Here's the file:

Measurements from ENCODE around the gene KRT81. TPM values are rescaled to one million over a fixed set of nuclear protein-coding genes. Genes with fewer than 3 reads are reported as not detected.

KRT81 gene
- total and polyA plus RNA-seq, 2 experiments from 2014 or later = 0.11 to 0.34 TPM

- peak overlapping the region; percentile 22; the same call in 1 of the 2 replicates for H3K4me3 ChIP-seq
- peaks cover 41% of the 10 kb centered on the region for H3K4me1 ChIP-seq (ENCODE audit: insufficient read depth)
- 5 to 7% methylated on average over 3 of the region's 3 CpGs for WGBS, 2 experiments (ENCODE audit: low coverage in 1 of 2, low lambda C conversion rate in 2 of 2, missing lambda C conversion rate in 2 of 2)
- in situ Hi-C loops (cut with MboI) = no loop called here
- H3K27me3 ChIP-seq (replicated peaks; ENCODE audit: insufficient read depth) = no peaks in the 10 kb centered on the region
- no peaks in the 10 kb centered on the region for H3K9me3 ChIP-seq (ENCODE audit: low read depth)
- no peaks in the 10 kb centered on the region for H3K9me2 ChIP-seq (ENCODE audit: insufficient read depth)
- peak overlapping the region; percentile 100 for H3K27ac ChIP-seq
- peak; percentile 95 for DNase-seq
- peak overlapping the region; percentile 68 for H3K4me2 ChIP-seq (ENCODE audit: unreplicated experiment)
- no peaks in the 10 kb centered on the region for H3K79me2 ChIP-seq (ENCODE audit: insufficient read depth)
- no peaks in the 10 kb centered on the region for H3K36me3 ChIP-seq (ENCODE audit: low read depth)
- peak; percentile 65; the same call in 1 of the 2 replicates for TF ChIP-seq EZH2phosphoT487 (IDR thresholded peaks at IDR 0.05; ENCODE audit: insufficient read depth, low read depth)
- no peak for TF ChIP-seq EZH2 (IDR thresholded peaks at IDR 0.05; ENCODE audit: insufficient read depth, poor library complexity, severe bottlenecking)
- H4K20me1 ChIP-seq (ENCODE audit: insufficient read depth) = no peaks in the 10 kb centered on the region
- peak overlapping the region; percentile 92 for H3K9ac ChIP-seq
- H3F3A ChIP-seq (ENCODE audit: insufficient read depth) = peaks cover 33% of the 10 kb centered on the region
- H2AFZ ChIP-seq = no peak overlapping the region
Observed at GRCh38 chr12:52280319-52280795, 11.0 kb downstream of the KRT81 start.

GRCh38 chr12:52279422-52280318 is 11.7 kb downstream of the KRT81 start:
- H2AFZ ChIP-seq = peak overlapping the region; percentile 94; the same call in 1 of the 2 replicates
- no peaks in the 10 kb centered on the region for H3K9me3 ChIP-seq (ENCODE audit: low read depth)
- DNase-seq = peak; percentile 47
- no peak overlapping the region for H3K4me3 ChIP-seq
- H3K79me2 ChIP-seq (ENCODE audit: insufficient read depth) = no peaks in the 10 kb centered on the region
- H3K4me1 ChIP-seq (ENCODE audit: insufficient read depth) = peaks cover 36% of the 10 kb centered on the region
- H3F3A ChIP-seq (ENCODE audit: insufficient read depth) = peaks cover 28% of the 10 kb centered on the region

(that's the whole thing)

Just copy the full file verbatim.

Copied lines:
Measurements from ENCODE around the gene KRT81. TPM values are rescaled to one million over a fixed set of nuclear protein-coding genes. Genes with fewer than 3 reads are reported as not detected.

KRT81 gene
- total and polyA plus RNA-seq, 2 experiments from 2014 or later = 0.11 to 0.34 TPM

- peak overlapping the region; percentile 22; the same call in 1 of the 2 replicates for H3K4me3 ChIP-seq
- peaks cover 41% of the 10 kb centered on the region for H3K4me1 ChIP-seq (ENCODE audit: insufficient read depth)
- 5 to 7% methylated on average over 3 of the region's 3 CpGs for WGBS, 2 experiments (ENCODE audit: low coverage in 1 of 2, low lambda C conversion rate in 2 of 2, missing lambda C conversion rate in 2 of 2)
- in situ Hi-C loops (cut with MboI) = no loop called here
- H3K27me3 ChIP-seq (replicated peaks; ENCODE audit: insufficient read depth) = no peaks in the 10 kb centered on the region
- no peaks in the 10 kb centered on the region for H3K9me3 ChIP-seq (ENCODE audit: low read depth)
- no peaks in the 10 kb centered on the region for H3K9me2 ChIP-seq (ENCODE audit: insufficient read depth)
- peak overlapping the region; percentile 100 for H3K27ac ChIP-seq
- peak; percentile 95 for DNase-seq
- peak overlapping the region; percentile 68 for H3K4me2 ChIP-seq (ENCODE audit: unreplicated experiment)
- no peaks in the 10 kb centered on the region for H3K79me2 ChIP-seq (ENCODE audit: insufficient read depth)
- no peaks in the 10 kb centered on the region for H3K36me3 ChIP-seq (ENCODE audit: low read depth)
- peak; percentile 65; the same call in 1 of the 2 replicates for TF ChIP-seq EZH2phosphoT487 (IDR thresholded peaks at IDR 0.05; ENCODE audit: insufficient read depth, low read depth)
- no peak for TF ChIP-seq EZH2 (IDR thresholded peaks at IDR 0.05; ENCODE audit: insufficient read depth, poor library complexity, severe bottlenecking)
- H4K20me1 ChIP-seq (ENCODE audit: insufficient read depth) = no peaks in the 10 kb centered on the region
- peak overlapping the region; percentile 92 for H3K9ac ChIP-seq
- H3F3A ChIP-seq (ENCODE audit: insufficient read depth) = peaks cover 33% of the 10 kb centered on the region
- H2AFZ ChIP-seq = no peak overlapping the region
Observed at GRCh38 chr12:52280319-52280795, 11.0 kb downstream of the KRT81 start.

GRCh38 chr12:52279422-52280318 is 11.7 kb downstream of the KRT81 start:
- H2AFZ ChIP-seq = peak overlapping the region; percentile 94; the same call in 1 of the 2 replicates
- no peaks in the 10 kb centered on the region for H3K9me3 ChIP-seq (ENCODE audit: low read depth)
- DNase-seq = peak; percentile 47
- no peak overlapping the region for H3K4me3 ChIP-seq
- H3K79me2 ChIP-seq (ENCODE audit: insufficient read depth) = no peaks in the 10 kb centered on the region
- H3K4me1 ChIP-seq (ENCODE audit: insufficient read depth) = peaks cover 36% of the 10 kb centered on the region
- H3F3A ChIP-seq (ENCODE audit: insufficient read depth) = peaks cover 28% of the 10 kb centered on the region